U.S. Restores Trusted Traveler Access for NY Residents After Fight Over Sanctuary Laws

The Trump administration official said in February that in response to the state's sanctuary and Green Light laws, New York residents could not "enroll or re-enroll” in the Trusted Traveler Programs

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The U.S. Department of Homeland Security will lift its ban on New York residents participating in "trusted traveler programs," it said on Thursday.

Earlier this year, New York said it would file a lawsuit challenging the Department of Homeland Security's decision to block New Yorkers from participating in "trusted traveler programs" in retribution for a new state law that could allegedly hinder federal immigration enforcement.

"I am glad that this issue has finally been resolved for all New Yorkers," Gov. Andrew Cuomo said in a statement.

In December, a new state law took effect allowing New York residents to apply for driver's licenses without having to prove they are in the U.S. legally. Part of that law also sought to protect immigrants in the country illegally who applied for the new licenses by prohibiting the state's Department of Motor Vehicles from giving records to federal immigration agents.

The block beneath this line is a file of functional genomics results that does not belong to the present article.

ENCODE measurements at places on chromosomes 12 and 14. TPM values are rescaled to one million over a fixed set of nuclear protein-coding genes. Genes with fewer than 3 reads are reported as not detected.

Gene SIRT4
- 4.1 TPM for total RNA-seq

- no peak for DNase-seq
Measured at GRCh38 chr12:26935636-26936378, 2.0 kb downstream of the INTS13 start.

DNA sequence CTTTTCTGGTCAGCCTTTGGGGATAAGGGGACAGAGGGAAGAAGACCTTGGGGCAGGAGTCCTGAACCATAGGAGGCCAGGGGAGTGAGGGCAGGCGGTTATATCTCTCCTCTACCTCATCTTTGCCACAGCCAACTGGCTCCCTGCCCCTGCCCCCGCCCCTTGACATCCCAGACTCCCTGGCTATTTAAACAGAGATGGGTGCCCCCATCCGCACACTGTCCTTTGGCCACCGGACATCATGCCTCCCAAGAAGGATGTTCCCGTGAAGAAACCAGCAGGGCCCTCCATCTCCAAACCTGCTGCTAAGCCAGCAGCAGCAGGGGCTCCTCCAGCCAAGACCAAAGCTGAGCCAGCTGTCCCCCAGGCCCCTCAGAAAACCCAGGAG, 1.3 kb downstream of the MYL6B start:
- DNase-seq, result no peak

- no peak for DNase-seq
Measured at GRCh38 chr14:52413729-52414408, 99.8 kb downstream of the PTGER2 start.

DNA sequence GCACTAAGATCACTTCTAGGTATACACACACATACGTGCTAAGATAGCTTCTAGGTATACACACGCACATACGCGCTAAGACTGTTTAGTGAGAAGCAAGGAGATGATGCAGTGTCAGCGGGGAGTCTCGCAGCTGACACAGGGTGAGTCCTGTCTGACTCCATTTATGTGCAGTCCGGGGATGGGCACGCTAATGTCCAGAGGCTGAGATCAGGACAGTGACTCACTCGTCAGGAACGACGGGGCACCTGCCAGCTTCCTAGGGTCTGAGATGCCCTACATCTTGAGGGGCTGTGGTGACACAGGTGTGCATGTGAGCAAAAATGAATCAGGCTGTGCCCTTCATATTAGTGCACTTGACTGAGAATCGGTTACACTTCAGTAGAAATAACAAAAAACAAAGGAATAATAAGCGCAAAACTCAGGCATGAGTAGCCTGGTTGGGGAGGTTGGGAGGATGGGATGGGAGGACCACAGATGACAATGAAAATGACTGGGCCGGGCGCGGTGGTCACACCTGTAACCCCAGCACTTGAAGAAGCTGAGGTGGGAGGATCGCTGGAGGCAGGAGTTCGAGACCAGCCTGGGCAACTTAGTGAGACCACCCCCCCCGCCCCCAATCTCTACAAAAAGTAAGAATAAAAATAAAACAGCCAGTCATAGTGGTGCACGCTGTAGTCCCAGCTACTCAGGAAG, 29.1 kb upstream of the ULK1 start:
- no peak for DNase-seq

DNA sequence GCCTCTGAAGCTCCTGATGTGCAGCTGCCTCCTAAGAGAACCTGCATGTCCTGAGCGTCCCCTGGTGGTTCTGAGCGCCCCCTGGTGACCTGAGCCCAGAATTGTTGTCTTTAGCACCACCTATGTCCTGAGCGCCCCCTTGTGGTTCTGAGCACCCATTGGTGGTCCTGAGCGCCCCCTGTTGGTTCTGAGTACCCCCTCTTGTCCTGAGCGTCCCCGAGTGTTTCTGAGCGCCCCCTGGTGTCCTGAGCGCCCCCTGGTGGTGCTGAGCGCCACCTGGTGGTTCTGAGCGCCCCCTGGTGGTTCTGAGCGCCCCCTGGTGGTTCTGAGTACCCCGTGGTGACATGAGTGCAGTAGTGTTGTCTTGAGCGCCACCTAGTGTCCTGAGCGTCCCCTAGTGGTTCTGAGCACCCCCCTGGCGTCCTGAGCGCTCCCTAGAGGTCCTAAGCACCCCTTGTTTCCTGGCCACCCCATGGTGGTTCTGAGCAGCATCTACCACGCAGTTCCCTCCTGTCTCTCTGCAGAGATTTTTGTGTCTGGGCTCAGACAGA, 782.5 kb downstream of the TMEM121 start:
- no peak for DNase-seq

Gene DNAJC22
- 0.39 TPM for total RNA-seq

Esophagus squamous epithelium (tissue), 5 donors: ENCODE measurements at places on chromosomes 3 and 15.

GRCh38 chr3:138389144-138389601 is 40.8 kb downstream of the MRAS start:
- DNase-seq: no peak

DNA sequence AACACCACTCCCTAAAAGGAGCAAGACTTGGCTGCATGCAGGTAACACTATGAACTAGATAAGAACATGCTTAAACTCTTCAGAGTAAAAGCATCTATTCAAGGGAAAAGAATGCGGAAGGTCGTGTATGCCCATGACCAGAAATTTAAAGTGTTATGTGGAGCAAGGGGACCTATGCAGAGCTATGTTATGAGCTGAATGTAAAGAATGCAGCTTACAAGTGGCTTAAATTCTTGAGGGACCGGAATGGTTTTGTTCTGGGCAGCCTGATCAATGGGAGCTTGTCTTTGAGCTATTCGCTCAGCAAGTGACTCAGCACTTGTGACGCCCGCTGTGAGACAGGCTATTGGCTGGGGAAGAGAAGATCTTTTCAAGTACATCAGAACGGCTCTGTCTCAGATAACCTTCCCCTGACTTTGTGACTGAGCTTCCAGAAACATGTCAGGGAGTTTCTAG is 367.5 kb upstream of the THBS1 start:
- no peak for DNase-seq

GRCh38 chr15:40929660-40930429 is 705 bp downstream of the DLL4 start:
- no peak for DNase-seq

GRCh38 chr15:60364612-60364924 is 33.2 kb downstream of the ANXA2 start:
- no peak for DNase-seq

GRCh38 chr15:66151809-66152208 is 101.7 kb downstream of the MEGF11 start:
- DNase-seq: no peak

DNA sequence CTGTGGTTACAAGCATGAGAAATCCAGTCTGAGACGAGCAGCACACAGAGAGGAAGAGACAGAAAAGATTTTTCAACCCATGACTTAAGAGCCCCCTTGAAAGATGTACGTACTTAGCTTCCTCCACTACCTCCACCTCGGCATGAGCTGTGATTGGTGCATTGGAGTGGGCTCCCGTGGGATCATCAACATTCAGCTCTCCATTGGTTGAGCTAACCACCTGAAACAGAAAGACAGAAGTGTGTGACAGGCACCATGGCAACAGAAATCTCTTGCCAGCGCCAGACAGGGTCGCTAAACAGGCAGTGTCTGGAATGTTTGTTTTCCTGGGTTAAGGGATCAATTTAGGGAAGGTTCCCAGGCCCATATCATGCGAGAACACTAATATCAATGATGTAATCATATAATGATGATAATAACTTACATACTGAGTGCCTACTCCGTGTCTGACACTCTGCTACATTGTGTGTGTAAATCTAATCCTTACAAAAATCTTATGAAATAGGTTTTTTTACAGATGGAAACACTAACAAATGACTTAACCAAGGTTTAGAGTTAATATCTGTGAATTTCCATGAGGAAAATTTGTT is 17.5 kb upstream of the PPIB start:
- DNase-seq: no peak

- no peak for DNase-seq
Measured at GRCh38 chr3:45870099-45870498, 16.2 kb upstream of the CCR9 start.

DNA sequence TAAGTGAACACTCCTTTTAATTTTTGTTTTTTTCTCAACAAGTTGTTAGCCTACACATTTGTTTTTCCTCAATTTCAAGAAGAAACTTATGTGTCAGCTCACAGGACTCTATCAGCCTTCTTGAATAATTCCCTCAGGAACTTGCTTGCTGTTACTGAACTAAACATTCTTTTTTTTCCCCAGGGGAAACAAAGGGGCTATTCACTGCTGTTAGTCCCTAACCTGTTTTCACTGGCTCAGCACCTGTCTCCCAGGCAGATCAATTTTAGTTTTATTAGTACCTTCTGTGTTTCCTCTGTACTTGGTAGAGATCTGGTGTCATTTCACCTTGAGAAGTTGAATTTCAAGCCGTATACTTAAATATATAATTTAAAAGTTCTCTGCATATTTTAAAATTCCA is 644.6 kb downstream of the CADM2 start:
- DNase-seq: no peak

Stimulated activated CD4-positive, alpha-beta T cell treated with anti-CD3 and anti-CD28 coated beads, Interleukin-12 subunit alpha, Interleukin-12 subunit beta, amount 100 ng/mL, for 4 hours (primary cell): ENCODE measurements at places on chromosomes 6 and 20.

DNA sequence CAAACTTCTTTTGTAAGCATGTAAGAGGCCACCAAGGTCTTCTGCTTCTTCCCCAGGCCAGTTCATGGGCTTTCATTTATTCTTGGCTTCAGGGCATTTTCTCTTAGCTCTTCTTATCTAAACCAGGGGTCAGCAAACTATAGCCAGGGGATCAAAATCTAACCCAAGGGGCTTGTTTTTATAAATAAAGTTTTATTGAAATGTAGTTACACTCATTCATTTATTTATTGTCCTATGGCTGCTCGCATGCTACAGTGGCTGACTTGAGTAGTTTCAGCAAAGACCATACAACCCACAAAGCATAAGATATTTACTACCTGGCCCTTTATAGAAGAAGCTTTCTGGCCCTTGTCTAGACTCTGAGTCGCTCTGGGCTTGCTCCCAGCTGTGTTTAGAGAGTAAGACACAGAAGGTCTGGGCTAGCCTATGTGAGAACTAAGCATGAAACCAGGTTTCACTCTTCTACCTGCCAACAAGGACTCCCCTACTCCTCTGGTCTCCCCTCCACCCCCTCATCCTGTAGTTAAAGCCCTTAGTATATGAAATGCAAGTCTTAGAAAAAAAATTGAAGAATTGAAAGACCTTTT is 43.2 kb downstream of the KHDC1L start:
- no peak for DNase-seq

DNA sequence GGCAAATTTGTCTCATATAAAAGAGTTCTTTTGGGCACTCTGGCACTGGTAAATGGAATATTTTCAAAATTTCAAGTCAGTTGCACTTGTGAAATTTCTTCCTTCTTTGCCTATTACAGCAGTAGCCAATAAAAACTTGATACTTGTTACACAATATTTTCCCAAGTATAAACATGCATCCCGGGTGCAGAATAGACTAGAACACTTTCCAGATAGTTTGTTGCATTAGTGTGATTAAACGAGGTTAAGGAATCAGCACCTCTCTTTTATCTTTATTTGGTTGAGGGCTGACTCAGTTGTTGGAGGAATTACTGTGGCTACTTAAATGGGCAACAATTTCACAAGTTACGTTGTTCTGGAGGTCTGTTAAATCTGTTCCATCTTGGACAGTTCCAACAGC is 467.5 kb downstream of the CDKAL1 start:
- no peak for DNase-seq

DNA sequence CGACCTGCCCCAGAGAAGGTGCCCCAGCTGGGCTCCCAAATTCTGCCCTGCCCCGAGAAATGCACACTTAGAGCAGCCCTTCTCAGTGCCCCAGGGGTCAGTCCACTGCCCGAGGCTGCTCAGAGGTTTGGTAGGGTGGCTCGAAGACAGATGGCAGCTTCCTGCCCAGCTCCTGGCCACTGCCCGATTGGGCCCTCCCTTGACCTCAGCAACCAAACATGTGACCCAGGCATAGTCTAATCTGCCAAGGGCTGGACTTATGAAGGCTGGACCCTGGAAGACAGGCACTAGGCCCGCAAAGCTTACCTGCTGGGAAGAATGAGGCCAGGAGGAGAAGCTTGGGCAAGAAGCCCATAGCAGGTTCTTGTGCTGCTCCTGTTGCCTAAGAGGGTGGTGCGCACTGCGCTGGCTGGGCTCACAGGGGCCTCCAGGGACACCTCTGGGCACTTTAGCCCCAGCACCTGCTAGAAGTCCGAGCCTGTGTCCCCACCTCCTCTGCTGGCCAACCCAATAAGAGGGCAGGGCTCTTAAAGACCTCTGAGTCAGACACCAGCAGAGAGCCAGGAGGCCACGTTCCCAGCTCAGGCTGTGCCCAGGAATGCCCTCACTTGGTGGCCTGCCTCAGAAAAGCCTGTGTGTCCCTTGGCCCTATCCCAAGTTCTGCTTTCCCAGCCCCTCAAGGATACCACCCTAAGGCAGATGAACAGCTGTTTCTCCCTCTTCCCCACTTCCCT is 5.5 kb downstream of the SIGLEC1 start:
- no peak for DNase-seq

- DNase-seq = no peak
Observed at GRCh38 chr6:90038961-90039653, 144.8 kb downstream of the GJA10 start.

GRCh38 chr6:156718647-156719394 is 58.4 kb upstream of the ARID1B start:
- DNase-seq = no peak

The Department of Homeland Security ultimately retaliated, saying it would no longer allow New Yorkers to enroll, or renew their membership in, certain federal programs that make it easier for people traveling internationally to get through border security, including Global Entry.

The ouster was thought to affect at least 175,000 New Yorkers then enrolled in the programs, who would be kicked out as their permits expired.

Several other states have similar policies of allowing immigrants in the country illegally to get driver's licenses, but New York was the only state that banned the sharing of motor vehicle records with immigration agents, Department of Homeland Security officials said at the time.

DHS said Thursday that recent modifications to New York law that allowed for the sharing of DMV records for trusted traveler programs meant the state could be allowed to participate again.

“We appreciate the information sharing to CBP for the trusted travel program, which enables DHS to move forward and begin once again processing New York residents under the Trusted Travel Program.  Nonetheless, local New York law continues to maintain provisions that undermine the security of the American people and purport to criminalize information sharing between law enforcement entities,” Acting Homeland Security Secretary Chad Wolf said in a statement.

AP / NBC New York
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